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Sammy had what it took to be cricket’s, and life’s, complete allrounder

by Peter Roebuck

Sammy Woods, cricketer c.1905

Sammy Woods, Photographed by George Beldam, c1905.
Credit: George Beldam [Public domain], via Wikimedia Commons

Who is the only man to have played Test cricket for Australia without ever playing a first-class game here? Another clue? He played Rugby for England 15 times and was once asked to play an Ashes Test here but caught a cold in a Turkish bath the night before and had to withdraw.

Samuel James Moses Woods was his name. Sportsman, fisherman and a hunter who said he’d shot hounds and keepers in his time – he was probably joking – Woods was a mixture of English rural gentry and Australian pugnacity.

Woods was born in Ashfield, Sydney, and attended Royston College on the North Shore. His father, a businessman and grazier, had a large family, 14 or so Sam reckoned, though he wasn’t particular about numbers. The boys played cricket and boxed with the local Aboriginal champion, who knelt to fight them.

At 13 young Sam was sent to England to become a proper gentleman, a distinction he resisted gamely. He played soccer as a goalkeeper for Brighton College but settled in Bridgwater, Somerset, with a chum of his father’s and played skittles, billiards, rugby, soccer and cricket for the county besides being the life and soul of things.

Being a gentleman, Woods duly applied to go to Oxford. Now Sam had many qualities; he could sing Cockney songs in a light baritone, he could turn a lady’s eye and he could drink rough cider with the best. But he was not blessed with grey matter. For a start his spelling was atrocious. Oriel College rejected him. Later, when Sam was running riot in university contests with Oxford’s deadly enemies, Oriel protested that no-one had told them this Woods fellow played cricket. They scoured the city for someone to stand up to him but eventually gave a scholarship to the son of a local hairdresser, whose spelling was no more accurate than Sam’s.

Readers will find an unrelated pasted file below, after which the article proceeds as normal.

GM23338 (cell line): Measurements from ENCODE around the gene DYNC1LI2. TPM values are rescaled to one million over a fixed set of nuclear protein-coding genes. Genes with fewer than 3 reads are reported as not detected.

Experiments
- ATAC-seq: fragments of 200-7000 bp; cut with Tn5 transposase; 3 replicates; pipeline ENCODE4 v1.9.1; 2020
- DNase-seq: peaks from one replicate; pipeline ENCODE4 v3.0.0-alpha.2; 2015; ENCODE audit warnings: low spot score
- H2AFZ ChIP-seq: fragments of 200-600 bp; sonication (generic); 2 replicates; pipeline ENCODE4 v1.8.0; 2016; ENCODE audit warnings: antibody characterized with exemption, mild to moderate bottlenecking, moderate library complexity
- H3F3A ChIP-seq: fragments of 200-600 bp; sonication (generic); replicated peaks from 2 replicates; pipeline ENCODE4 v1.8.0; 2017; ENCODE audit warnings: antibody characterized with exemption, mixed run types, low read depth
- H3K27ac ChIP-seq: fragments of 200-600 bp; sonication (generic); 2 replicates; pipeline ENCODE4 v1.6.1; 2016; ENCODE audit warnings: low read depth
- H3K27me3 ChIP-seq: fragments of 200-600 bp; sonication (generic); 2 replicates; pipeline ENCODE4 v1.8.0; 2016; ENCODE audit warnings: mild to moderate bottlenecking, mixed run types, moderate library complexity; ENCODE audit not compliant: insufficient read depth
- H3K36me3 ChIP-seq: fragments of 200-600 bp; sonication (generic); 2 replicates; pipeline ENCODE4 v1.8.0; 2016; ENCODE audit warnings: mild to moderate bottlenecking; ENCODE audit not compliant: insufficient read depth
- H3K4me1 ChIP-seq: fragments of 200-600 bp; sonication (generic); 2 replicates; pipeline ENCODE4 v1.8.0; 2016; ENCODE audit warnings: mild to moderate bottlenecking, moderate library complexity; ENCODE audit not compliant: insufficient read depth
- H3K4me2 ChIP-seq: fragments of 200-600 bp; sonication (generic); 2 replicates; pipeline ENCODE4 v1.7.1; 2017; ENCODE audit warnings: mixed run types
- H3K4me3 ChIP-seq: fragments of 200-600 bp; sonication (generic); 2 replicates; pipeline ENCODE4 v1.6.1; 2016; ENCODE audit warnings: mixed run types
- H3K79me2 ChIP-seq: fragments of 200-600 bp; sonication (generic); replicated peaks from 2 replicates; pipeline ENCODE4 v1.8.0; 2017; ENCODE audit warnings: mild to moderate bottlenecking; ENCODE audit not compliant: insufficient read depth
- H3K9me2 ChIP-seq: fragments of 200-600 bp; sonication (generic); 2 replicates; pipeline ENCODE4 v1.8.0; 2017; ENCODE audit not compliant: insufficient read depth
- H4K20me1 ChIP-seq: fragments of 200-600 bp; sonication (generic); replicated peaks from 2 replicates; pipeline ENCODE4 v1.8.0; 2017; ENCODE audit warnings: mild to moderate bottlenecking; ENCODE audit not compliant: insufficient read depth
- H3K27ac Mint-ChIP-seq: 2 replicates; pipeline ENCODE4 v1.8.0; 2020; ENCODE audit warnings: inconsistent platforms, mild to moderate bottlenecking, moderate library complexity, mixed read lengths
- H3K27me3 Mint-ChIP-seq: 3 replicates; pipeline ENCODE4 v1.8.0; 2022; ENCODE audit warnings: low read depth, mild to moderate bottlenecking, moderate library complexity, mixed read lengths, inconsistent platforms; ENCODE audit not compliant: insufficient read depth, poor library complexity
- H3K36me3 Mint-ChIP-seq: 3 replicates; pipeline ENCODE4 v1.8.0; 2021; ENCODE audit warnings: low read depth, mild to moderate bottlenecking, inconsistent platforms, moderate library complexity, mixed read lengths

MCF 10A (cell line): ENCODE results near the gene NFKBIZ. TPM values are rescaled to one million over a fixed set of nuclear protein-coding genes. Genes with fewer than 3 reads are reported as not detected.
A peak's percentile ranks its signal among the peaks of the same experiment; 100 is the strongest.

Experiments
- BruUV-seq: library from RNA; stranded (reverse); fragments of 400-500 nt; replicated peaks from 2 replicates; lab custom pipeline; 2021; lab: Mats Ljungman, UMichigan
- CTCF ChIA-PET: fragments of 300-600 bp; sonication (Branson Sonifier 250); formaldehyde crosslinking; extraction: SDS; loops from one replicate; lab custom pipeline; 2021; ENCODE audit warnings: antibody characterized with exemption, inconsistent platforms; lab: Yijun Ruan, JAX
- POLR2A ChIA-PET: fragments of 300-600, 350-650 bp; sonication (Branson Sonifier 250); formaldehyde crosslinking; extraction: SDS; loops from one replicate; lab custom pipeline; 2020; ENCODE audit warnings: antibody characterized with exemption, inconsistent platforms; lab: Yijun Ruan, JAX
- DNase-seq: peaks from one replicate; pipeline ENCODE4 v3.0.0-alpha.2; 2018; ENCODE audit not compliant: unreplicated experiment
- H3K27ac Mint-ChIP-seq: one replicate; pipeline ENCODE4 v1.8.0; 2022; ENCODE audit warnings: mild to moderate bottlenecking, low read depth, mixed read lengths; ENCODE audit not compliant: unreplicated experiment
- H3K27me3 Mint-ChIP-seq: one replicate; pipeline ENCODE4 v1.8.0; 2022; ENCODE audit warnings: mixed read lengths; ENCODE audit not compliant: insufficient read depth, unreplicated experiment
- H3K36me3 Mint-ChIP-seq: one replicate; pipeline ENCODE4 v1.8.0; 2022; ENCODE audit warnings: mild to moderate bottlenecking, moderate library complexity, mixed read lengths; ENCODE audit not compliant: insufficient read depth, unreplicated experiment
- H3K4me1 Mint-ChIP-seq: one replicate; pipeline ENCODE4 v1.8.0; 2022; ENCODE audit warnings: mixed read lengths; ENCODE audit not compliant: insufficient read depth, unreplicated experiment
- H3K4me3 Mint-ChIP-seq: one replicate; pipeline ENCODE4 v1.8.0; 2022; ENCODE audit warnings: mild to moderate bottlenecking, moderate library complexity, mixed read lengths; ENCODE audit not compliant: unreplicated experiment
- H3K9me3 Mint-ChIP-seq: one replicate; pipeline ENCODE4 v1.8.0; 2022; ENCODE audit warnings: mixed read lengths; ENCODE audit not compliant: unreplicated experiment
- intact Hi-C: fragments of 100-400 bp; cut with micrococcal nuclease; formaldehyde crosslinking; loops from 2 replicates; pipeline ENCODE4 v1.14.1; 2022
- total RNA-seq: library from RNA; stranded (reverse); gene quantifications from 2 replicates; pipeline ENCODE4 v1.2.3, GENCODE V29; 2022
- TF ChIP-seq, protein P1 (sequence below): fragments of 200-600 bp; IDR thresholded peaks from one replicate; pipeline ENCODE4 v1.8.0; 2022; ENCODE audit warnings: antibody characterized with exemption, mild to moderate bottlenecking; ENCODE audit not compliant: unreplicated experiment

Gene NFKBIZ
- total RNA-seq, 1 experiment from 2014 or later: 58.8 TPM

Cambridge took him. Just. Latin was required. At his interview Sam was asked if he’d heard of Julius Caesar. Yes, sir. Know anything about him? No sir. What did he do?… Wrote books, sir. What about?… Some place called Gaul. What happened in Gaul?… They fought battles, sir. So what was Caesar?… A soldier, sir.

It was enough. Passing exams was another matter. When Sam approached his examinations the whole university went with him. A giant figure with a shock of thick hair and wearing a tatty gown, Woods was morose on these occasions. Few fancied his chances. Inside the Corn Exchange rooms he’d bite his pen and write precious little. After a few minutes he’d wander out crestfallen.

It is said that on one paper he wrote only S. M. J. Woods, Jesus College, and that one word had been misspelt. From this slender evidence the examiners detected sufficient learning to allow Woods his full term, a widely popular judgement.